All the great lit­er­a­ture trapped in le­gal limbo

Blame Mickey Mouse for the late ar­rival of Zora Neale Hurston’s book, ar­gues critic Ted Genoways

The Washington Post Sunday - - OUTLOOK - Twitter: @TedGenoways Ted Genoways is the au­thor of “This Blessed Earth: A Year in the Life of an Amer­i­can Fam­ily Farm.”

On Tues­day, Amis­tad Press, a di­vi­sion of HarperCollins, re­leased Zora Neale Hurston’s long-un­pub­lished first book, “Bar­ra­coon: The Story of the Last ‘Black Cargo,’ ” edited by Deborah G. Plant. An ex­tended in­ter­view with the last sur­viv­ing man taken aboard a slave ship to the United States, it offers a glimpse into the long legacy of slav­ery. In late April, Vul­ture pub­lished ex­cerpts from the book, which the web­site said had “lan­guished in a vault” since 1931. I’m thrilled by the pub­li­ca­tion of Hurston’s short book on such an im­por­tant sub­ject, but I wish we could stop talk­ing about un­pub­lished manuscripts in such terms. In many cases, it’s not, as such lan­guage sug­gests, schol­arly ne­glect that hides these works from the pub­lic eye. In­stead, the trou­ble be­gins with oner­ous and ex­ces­sive copy­right pro­tec­tions — pro­tec­tions that are meant to profit the Walt Disney Co. and other huge cor­po­ra­tions more than to en­rich our un­der­stand­ing of Amer­i­can lit­er­a­ture.

It’s a prob­lem I’ve come to know well. Over the years, I’ve brought out — as a scholar or an edi­tor — pre­vi­ously un­pub­lished work by Walt Whit­man, Mark Twain, Robert Frost, Jack Lon­don, Paul Lau­rence Dun­bar and Ezra Pound, as well as a group of Hurston’s writ­ings, edited by Pa­mala Borde­lon. When I was se­lect­ing from the Hurston materials that Borde­lon had col­lected, now nearly 20 years ago, I also ob­tained a copy of the type­script of “Bar­ra­coon” from the Smith­so­nian archives. I knew about the type­script from read­ing Robert E. He­men­way’s de­scrip­tion of it in “Zora Neale Hurston: A Literary Bi­og­ra­phy,” which was pub­lished in 1977. The type­script was thin, just over 100 pages, with a few emen­da­tions and ad­di­tions in Hurston’s hand­writ­ing, but it seemed com­plete and worthy of note. I looked into get­ting it pub­lished, but the rights to the work were un­clear. Had the writ­ing been done as part of Hurston’s field­work for the Fed­eral Writ­ers’ Project — making it a gov­ern­ment work-forhire and pub­lic do­main? Or was it a sep­a­rate literary work con­trolled by her es­tate? No one seemed to know, and no one was too in­ter­ested in find­ing out. Un­able to get an­swers, I even­tu­ally gave up on the ef­fort.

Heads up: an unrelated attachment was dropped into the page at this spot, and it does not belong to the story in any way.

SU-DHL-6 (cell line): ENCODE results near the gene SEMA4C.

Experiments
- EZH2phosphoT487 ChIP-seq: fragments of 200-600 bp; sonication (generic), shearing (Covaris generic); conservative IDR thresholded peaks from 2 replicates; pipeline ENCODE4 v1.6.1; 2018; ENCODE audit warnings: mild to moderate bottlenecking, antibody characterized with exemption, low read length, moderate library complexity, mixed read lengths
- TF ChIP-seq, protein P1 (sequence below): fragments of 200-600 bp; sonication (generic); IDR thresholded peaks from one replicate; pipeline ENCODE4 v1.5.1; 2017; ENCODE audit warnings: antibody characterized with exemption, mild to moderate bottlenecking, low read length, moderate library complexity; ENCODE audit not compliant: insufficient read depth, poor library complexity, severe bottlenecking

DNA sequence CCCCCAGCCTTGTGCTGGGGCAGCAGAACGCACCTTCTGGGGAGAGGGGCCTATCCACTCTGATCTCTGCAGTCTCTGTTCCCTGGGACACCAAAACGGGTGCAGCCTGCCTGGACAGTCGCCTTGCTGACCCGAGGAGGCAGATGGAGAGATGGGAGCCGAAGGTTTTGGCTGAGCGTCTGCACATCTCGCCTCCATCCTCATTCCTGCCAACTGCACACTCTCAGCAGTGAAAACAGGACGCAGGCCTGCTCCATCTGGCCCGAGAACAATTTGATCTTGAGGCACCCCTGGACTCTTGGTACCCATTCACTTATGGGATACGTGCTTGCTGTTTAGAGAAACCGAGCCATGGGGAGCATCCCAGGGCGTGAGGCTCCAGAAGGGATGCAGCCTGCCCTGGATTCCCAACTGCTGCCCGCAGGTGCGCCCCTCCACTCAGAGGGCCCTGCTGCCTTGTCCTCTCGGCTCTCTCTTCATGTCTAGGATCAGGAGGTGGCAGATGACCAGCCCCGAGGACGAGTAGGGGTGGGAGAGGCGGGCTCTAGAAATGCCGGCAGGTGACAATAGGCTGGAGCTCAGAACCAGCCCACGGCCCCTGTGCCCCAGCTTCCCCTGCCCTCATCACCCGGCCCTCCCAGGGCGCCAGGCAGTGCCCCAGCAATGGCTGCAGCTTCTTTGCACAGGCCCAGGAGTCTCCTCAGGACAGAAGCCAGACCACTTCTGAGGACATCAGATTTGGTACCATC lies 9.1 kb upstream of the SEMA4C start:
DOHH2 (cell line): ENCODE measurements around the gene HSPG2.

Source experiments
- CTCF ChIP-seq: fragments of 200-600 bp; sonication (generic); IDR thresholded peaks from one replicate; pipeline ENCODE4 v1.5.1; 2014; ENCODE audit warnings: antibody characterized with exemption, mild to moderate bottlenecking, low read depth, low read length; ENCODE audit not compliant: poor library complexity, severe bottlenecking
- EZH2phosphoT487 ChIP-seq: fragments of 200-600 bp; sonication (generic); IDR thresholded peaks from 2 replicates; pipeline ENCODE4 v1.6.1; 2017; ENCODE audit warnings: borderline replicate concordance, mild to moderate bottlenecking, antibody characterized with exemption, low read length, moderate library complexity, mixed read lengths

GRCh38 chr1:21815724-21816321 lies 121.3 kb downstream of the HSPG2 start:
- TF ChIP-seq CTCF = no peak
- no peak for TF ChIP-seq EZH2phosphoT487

Now, ac­cord­ing to the Vul­ture in­tro­duc­tion, the Zora Neale Hurston Trust has new literary rep­re­sen­ta­tion that was able to clear up the ques­tions of rights, and is in­ter­ested in get­ting un­pub­lished works into print and mon­e­tiz­ing those archives. That’s great, from a reader’s per­spec­tive, but it also re­veals a larger prob­lem where schol­ar­ship of lit­er­a­ture that falls roughly be­tween World Wars I and II is con­cerned. It’s mostly due to the Walt Disney Co.’s ef­forts to pro­tect its own­er­ship of a cer­tain car­toon mouse.

Over the years, the com­pany has suc­cess­fully lob­bied to ex­tend copy­right re­stric­tions far be­yond the lim­its in­tended by the orig­i­nal au­thors of Amer­ica’s in­tel­lec­tual-property laws. Un­der the Copy­right Act of 1790, a work could be pro­tected for 14 years, re­new­able for an­other 14-year term if the au­thor was still alive. In time, the max­i­mum copy­right grew from 28 years to 56 years and then to 75 years. Rep. Sonny Bono helped champion a 1998 ex­ten­sion that pro­tects works cre­ated af­ter 1978 for 70 years af­ter the death of the au­thor, and works cre­ated af­ter 1922 for as long as 120 years.